Xue Manzi: How Chinese social media can be a force for good
Update August 25:
Soon after this was published, Xue Manzi ran into trouble with the police. See this Shanghaiist story: Chinese-American investor Charles Xue arrested in Beijing in ‘prostitution’ sting.
It seems that other social media figures are also being targeted by police. On August 25, Daily Telegraph correspondent Malcom Moore tweeted the following:
Zhou Lubao, the whistleblower who exposed the luxury watch of the mayor of Lanzhou, has also been arrested. Night of the long knives?
The front page yesterday of the Hainan-based Southern Metropolis Daily featured a headline for a page three story entitled “13-year-old girl collecting bottles to help her grandmother moves whole country’s netizens”.
The girl in question is Wu Xiaodie, from Jiuzhou village within the Haikou metropolis of Hainan province. Her family is very poor, her mother left when she was a baby, her father works as a laborer outside the city, and her paternal grandparents raised her. But Xiaodie’s grandmother needs medical treatment to remove a chest tumour and her father’s meager wages are not enough to afford it. So to try and save enough money, Xiaodie collected discarded bottles to exchange for small change at recycling depots. Her story was first reported on 15 August by the Hainan-focused HiNews website, complete with photos of her sifting through piles of trash searching for bottles.
On the morning of 17 August, the Southern Metropolis Daily, HiNews, and CCTV News all published calls on their official Weibo accounts to assist Xiaodie by donating through a special telephone hotline, with the appeal being reposted over 10,000 times, including by large media outlets such as the People’s Daily and Yangcheng Evening News.
However, the big break for Xiaodie came at 7 pm on 17 August, when famous angel investor and 2013 Danwei Model Weibo Worker Xue Manzi posted a public service project to raise donations for Xiaodie’s cause on the Sina Weibo Micro-Charity webpage under the title “13 year old girl collects bottles to help her grandmother cure her illness”. The fundraising goal was set at 100,000 yuan. By the evening n 18 August, donations had reached a total of 37,928 yuan. One day later the figure stood at over 80,000 yuan and briskly rising, with almost one thousand people having made donations.
Xue posted on Weibo that he had personally donated 10,000 yuan, commenting that high-key fundraising efforts are necessary “because only if it is high-key will you attract the attention of the whole society”. Health services company iKang have already agreed to subsidize the transportation of Xiaochen’s grandmother to the Guangzhou Sanjia Hospital for examination and treatment, and the project will be implemented and supervised by the China Siyuan Foundation for Poverty Alleviation.
In a country noted for its lack of charitable giving and still reeling from the Guo Meimei embezzlement scandal, Xue is leading the charge to buck this trend. He is one of the most prominent users of the Micro-Charity site, being listed as the fourth most generous giver on its ranking table. Micro-Charity was launched by Sina Weibo in 2011 and is basically a platform for crowdsourcing donations to charitable projects, which can be proposed by any of Weibo’s million or so ‘verified’ personal or organisational accounts. It shot to prominence when Xue coordinated a massive campaign, which raised 1,000,000 yuan in just three days to pay for the stem cell therapy needed by a popular micro-blogger with leukaemia, Lu Ruoqing.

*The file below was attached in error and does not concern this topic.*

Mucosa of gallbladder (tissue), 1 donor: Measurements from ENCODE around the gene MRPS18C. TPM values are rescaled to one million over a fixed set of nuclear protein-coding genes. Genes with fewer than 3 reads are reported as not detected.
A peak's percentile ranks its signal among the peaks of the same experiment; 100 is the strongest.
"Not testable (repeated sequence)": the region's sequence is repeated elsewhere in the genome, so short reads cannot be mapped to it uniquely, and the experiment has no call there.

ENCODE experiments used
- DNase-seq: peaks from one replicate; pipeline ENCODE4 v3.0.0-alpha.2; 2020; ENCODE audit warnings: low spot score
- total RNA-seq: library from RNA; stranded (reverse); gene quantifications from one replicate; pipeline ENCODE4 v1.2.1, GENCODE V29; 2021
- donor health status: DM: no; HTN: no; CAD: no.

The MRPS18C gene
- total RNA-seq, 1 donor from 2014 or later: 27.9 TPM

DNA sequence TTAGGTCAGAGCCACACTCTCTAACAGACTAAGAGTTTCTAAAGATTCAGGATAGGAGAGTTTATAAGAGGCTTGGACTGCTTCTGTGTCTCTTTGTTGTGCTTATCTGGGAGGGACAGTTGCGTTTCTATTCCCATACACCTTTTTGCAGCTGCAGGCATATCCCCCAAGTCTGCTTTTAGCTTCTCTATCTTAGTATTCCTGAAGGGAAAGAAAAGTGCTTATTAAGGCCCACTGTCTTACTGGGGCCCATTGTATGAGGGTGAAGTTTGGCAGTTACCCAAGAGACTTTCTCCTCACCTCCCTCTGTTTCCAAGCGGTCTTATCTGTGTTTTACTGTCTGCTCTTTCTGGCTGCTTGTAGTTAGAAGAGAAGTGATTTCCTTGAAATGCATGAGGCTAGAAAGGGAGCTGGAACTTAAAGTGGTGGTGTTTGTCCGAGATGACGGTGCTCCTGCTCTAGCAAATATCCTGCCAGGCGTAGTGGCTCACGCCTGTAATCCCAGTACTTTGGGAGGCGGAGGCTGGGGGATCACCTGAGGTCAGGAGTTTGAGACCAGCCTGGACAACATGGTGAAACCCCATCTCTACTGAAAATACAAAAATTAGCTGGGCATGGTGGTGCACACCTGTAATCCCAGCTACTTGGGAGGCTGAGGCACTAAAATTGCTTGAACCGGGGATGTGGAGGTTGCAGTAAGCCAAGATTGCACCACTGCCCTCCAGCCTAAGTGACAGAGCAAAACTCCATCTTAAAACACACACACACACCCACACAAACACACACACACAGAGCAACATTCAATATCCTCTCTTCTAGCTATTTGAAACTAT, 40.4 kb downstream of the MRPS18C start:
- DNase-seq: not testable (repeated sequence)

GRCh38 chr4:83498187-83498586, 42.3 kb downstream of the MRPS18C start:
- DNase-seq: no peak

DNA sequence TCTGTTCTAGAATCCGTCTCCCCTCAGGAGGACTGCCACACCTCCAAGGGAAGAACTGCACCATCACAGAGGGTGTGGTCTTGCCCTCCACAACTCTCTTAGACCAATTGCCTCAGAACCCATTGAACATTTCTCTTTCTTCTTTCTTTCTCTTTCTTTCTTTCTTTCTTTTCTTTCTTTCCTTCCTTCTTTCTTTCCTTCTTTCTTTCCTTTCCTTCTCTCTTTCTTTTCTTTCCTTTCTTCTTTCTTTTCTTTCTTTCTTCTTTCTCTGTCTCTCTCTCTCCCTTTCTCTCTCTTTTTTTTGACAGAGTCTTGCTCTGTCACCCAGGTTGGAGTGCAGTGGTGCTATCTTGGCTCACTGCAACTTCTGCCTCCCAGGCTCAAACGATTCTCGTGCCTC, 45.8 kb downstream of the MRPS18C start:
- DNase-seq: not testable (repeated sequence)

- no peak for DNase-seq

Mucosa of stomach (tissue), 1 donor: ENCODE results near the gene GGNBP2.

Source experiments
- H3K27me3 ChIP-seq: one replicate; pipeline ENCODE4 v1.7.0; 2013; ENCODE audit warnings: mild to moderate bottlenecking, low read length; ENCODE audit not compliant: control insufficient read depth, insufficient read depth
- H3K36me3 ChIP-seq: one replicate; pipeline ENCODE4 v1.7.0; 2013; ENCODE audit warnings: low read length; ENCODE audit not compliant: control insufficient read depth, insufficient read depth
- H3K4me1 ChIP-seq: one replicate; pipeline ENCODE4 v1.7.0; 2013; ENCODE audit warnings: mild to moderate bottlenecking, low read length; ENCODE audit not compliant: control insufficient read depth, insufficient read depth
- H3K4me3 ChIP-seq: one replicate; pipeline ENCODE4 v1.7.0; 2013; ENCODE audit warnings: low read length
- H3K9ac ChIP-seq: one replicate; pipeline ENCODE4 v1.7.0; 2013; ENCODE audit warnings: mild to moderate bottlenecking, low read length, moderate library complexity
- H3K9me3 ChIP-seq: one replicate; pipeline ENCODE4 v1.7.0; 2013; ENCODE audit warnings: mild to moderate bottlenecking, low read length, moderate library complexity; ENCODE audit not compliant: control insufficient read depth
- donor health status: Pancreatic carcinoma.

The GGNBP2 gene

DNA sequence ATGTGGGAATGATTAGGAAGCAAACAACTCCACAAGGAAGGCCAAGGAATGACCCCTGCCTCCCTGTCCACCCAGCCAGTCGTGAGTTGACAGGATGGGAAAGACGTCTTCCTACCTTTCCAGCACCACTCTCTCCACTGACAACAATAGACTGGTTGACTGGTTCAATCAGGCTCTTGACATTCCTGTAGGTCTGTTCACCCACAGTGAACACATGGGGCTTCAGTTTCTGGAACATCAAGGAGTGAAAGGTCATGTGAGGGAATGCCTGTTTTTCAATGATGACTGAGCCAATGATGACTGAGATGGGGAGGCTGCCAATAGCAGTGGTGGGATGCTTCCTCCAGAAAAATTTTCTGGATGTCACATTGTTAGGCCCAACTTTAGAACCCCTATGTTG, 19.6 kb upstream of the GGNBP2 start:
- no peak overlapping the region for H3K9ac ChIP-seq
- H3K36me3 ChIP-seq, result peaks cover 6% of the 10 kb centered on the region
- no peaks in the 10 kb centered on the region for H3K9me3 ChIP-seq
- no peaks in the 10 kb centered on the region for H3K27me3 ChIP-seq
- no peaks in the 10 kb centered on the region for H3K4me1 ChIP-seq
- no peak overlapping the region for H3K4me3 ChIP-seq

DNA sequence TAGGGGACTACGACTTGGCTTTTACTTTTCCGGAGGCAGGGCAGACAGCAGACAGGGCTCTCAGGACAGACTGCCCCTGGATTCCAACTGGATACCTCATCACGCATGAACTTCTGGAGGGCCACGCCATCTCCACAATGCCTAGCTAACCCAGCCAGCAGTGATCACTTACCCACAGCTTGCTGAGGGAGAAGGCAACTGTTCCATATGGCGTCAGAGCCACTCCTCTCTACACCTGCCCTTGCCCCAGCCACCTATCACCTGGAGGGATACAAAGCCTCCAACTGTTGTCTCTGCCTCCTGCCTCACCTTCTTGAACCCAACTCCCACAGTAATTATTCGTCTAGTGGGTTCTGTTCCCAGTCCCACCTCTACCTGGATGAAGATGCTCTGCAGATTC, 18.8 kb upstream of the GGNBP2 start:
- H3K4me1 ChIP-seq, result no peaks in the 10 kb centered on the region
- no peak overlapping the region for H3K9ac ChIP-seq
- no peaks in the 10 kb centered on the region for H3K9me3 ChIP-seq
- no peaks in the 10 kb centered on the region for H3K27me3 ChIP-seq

The rapid success of the Xiaodie Micro-Charity project is particularly powerful testament to the influence wielded by Weibo celebrities such as Xue on the Micro-Charity website, probably as a result of the trust they generate for a cause in which they act as guarantor and are thus accountable for. A similar Micro-Charity appeal launched by Xue in June to raise money for a 12-year old girl collecting bottles to pay for her mother’s medical costs also easily surpassed its 100,000 yuan objective. Whereas two separate fundraising projects in April and June for the same family forced to collect bottles to pay the medical expenses of their three-year-old child with leukaemia, but launched by a far more minor Weibo personality, failed to get much more than a quarter of the way to their far more modest targets.
Having amassed a considerable fortune through property investment and co-founding telecommunications giant Unitech Telecom, Xue first made a name for himself on Weibo by spearheading an online campaign drawing attention to the issue of child trafficking in China. He subsequently garnered a reputation as an angel investor by inviting netizens to pitch projects and opportunities to him over Weibo, of which he invests in as many as fifty per month. Lately he has been increasingly prolific in his social media philanthropy and vocal in his advocacy for charitable giving by the broader Chinese population.
Links and Sources:
Southern Metropolis Daily (南国都市报): 海口旧州13岁女孩吴小蝶捡瓶子救奶奶引全国关注
HiNews (南海网): 海口：奶奶胸口长瘤 13岁孙女捡瓶子帮其治病
China Current: China’s philanthropy in the age of Weibo
China Daily: Sina Weibo launches new charity platform
China Daily Europe: A micro-blog tale of survival
China Digital Times: Name of the week: Guo Meimei
Wall Street Journal: In China, philanthropy gains cachet